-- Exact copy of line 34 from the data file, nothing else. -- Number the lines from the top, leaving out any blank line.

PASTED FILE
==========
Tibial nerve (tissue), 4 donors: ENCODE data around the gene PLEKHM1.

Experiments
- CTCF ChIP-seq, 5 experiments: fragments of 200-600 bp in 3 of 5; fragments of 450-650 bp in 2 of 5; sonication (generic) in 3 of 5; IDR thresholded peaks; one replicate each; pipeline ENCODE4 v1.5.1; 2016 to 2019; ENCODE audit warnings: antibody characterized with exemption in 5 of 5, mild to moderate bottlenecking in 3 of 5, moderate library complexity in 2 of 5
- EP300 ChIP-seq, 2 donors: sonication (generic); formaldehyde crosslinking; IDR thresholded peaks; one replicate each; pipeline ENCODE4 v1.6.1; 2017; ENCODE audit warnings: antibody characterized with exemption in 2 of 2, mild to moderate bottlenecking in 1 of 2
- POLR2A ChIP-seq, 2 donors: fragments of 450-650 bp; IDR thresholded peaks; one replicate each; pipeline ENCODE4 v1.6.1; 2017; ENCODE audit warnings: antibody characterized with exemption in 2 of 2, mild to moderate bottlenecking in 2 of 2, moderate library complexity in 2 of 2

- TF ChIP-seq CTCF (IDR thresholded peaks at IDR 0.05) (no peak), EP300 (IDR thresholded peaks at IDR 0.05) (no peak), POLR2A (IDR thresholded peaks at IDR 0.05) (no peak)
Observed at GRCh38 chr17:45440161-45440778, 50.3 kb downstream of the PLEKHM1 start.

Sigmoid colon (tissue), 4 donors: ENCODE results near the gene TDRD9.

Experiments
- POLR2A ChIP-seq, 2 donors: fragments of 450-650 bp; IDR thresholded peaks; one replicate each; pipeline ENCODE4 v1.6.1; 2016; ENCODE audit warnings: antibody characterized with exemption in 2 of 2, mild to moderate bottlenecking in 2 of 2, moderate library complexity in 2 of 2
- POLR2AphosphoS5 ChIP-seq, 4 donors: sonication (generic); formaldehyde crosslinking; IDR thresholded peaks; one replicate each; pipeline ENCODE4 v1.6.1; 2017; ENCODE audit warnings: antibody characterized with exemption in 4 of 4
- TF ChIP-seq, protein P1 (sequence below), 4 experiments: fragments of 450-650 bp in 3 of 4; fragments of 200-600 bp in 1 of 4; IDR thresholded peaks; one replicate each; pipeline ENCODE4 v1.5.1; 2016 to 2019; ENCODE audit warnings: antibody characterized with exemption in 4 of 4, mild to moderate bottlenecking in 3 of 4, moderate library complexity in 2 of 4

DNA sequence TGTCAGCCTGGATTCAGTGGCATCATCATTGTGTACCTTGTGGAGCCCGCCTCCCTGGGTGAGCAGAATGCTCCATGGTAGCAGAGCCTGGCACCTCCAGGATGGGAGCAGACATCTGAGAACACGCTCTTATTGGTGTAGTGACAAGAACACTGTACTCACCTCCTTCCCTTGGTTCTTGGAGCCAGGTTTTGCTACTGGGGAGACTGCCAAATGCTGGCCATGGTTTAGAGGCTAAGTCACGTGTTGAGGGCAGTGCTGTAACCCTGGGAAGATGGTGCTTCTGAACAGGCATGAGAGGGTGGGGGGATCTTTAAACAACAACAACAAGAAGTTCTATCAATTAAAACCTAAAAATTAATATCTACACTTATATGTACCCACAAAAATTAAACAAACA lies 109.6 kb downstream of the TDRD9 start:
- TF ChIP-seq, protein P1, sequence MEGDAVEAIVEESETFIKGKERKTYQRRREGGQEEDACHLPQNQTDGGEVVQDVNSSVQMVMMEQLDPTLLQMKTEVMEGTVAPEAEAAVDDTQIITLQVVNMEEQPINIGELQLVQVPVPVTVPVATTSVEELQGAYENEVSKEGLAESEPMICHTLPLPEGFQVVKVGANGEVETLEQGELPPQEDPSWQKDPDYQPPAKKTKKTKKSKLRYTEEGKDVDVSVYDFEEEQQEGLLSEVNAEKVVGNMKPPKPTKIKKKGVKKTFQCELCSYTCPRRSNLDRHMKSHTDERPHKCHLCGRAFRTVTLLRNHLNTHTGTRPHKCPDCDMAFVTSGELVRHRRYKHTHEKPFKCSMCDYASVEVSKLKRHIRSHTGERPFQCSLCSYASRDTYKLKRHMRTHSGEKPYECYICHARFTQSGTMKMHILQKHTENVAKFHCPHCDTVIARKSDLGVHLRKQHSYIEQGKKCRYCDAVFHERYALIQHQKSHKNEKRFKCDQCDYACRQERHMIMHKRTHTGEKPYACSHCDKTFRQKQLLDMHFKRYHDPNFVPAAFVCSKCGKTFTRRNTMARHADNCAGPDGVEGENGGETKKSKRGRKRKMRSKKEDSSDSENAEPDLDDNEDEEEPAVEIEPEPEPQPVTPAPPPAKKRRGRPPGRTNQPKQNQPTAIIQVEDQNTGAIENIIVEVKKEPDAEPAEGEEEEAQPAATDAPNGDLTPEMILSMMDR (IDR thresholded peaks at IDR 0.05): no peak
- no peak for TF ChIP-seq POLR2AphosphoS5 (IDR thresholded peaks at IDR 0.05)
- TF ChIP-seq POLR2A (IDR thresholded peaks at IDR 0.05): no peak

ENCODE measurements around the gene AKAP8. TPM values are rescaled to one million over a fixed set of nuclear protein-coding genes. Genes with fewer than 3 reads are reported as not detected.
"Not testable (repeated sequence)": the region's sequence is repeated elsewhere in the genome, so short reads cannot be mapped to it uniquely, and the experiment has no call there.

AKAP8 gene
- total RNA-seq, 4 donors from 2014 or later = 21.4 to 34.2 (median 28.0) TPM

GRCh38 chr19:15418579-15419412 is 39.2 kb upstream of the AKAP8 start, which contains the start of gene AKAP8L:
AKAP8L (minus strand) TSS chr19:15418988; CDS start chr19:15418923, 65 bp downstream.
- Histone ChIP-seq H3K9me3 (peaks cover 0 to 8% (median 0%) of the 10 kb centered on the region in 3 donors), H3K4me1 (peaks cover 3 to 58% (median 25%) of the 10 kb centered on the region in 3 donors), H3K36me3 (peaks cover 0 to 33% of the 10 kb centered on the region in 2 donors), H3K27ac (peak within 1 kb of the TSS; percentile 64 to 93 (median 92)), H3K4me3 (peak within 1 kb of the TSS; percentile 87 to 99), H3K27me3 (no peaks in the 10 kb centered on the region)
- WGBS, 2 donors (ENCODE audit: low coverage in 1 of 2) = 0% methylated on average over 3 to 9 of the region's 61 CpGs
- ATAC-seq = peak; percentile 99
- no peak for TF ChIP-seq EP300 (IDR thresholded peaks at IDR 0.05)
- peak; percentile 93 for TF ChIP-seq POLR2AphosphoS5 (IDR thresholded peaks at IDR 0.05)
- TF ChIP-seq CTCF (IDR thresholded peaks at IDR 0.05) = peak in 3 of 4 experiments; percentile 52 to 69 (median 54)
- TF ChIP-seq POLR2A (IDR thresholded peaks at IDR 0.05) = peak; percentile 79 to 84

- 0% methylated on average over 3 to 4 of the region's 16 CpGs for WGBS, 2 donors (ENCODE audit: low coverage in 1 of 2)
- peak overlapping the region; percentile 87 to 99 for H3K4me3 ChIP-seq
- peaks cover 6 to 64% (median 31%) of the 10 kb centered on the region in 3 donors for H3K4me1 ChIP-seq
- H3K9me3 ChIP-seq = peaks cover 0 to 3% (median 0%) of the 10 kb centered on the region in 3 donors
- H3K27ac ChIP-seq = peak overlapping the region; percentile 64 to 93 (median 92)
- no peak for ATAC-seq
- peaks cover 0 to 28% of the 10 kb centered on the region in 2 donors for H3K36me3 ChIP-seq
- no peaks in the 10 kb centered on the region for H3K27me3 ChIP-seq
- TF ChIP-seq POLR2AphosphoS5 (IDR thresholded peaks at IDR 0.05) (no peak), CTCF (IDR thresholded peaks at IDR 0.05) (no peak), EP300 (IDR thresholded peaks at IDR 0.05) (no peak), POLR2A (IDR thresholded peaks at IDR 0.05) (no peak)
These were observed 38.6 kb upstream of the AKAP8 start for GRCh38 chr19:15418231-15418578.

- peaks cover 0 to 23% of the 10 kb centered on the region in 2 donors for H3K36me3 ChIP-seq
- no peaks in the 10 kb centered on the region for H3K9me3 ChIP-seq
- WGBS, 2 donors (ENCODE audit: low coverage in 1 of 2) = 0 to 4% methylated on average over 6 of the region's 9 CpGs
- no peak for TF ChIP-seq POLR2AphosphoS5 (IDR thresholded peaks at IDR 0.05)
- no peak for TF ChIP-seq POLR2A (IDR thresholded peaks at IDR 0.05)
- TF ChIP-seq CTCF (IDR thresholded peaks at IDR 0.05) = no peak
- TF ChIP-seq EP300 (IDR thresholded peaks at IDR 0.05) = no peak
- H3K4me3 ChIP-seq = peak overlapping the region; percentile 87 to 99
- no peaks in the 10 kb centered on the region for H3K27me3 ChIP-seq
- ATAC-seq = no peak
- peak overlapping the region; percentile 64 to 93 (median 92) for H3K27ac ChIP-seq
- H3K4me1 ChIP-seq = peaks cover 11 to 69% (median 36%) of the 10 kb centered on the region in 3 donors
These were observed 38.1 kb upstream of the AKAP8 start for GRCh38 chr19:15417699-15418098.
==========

- H3K27ac ChIP-seq = peak overlapping the region; percentile 64 to 93 (median 92)